This wall is very old. The letters “A” and “N” in the drawing are iron, embedded in the brickwork. The whole message is spelled out along the 100 feet or so of the wall and reads “ANNO 1571”.
The door is more like a tunnel in the thick brickwork. It has a grass path leading to it and looks functional. Nobody went in or out while I was drawing it.
I loved this part of the garden. It was very quiet, and, for winter, amazingly lush. There was even birdsong.
It was, however, very cold. So I only could do one drawing. My hands and legs were becoming stiff. Behind me, another painting waited to be done: bright orange seedpods of the plant I know as “Chinese Lanterns”, and a very dignified old tree, gnarled but upright.
But I had to get back into the warm.
As I drew this, the gardener passed and re-passed, going down into a basement nearby. He said I wasn’t in their way. “You’re alright,” he said.
About 1hr45, to 11:10am. Drawn and coloured on location.
Here is the pen and ink, before the watercolour went on.
Thank you to the Preacher of Charterhouse, Rev Robin Isherwood, and the Brothers and workers at Charterhouse for their hospitality.
It’s a marvellous pleasure to visit.
Two sketches, both from Preacher’s Court, The Charterhouse. One shows the view looking South West, past the new accommodation block. The other looks North East towards the John Vane Science Centre of Queen Mary, University of London campus.
The new accommodation block in Charterhouse was built in 2000, designed by Michael Hopkins and partners, architects also of Portcullis House. It is called “The Admiral Ashmore Building”.
The John Vane Science Centre houses, amongst other things, the London Genome Centre.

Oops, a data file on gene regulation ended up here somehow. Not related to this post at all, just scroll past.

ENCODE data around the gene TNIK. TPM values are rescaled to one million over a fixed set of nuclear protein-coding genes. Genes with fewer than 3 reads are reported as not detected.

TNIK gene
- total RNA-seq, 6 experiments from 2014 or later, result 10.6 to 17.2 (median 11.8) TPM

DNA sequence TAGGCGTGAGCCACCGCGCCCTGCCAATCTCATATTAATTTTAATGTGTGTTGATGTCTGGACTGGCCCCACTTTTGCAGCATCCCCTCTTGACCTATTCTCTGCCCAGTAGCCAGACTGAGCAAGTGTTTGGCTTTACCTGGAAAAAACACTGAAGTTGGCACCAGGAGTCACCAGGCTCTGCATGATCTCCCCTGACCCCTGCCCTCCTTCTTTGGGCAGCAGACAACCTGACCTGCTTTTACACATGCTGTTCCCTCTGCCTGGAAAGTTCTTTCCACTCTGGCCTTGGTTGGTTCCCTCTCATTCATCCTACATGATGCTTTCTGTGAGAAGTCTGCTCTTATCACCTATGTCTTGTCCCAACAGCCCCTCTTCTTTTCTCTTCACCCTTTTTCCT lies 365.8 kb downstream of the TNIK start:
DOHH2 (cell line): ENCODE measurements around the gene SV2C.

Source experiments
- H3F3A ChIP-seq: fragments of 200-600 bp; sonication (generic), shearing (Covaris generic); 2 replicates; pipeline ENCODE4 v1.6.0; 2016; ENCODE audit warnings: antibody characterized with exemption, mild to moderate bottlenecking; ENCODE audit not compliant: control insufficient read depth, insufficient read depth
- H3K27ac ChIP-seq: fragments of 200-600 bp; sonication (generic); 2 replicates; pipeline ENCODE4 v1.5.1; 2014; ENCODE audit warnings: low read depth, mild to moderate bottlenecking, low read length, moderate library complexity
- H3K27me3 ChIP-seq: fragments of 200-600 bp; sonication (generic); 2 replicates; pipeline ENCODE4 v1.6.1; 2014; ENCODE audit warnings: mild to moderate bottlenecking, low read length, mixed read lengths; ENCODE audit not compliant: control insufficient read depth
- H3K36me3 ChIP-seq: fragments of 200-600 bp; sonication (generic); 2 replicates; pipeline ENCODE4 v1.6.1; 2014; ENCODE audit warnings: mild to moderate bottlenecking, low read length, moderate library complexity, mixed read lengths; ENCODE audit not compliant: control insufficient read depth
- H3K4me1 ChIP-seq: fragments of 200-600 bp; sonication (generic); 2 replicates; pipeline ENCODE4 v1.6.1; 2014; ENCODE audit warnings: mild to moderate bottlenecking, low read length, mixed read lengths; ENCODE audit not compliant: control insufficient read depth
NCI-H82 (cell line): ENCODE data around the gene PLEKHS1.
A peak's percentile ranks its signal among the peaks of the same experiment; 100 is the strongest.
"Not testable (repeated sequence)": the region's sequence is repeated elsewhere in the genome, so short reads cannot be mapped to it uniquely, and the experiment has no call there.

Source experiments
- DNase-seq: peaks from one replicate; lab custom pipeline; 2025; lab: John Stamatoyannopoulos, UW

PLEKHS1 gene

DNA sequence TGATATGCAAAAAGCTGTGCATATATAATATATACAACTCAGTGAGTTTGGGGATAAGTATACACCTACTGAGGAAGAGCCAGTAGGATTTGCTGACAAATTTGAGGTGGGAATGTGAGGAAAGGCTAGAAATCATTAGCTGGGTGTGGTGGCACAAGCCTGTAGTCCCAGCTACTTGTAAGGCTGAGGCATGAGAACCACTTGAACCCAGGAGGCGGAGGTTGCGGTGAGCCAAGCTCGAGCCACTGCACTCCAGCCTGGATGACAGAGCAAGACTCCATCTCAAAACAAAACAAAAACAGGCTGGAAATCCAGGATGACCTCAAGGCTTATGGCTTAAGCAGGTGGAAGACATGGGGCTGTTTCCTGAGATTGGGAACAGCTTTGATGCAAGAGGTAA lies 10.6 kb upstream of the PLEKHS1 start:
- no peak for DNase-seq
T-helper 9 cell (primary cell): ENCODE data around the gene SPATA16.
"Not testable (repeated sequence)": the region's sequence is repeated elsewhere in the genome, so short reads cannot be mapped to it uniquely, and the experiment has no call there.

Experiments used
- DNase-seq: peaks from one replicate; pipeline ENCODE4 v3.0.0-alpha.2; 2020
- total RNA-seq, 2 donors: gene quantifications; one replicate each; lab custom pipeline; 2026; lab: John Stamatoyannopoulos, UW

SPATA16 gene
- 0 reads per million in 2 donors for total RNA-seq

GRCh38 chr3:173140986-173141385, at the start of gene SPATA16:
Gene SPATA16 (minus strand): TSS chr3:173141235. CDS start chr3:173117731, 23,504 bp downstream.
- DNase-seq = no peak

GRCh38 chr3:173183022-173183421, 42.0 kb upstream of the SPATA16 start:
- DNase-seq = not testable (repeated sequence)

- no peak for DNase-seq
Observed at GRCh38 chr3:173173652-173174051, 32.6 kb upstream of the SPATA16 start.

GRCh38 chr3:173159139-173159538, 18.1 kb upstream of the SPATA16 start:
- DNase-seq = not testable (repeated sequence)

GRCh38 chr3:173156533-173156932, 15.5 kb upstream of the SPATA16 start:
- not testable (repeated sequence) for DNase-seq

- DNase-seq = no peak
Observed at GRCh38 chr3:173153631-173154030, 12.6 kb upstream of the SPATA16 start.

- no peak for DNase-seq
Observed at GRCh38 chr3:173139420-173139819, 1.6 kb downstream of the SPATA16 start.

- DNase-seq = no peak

In the Charterhouse, the leaves show Autumn colours, untroubled by wind, in the enclosed courtyard. It was still very cold. I sketched there from 09:30 to 12:30.
I liked the three ages of buildings: the 16th and 17th Century Hall on the left, the Admiral Ashmore Building (2000) and the 1970s office blocks and flats behind, with scrappy enhancements, probably 21st Century.
I got very cold.
A brother came by and told me he was the oldest, at 88. He was going to lead Grace at lunch. Everyone would have to stand up. It was like being at school. “I have the mind of a 15-year-old boy,” he informed me, “You had better watch out!”
This is my first sketch at The Charterhouse, as a guest of the Preacher, Reverend Robin Isherwood.
The building on the right is the Great Hall, Tudor, around 1600. Beyond it is a Barbican tower, 1970s.
The small dome is the roof of the Chapel of The Charterhouse, 17th Century, by Francis Carter. According to Pevsner*, Francis Carter had “previously worked at Trinity College Cambridge, and from 1614 was chief clerk of the King’s Works under Inigo Jones.”
*The Buildings of England, LONDON 4: NORTH, Bridget Cherry and Nicolas Pevsner, page 619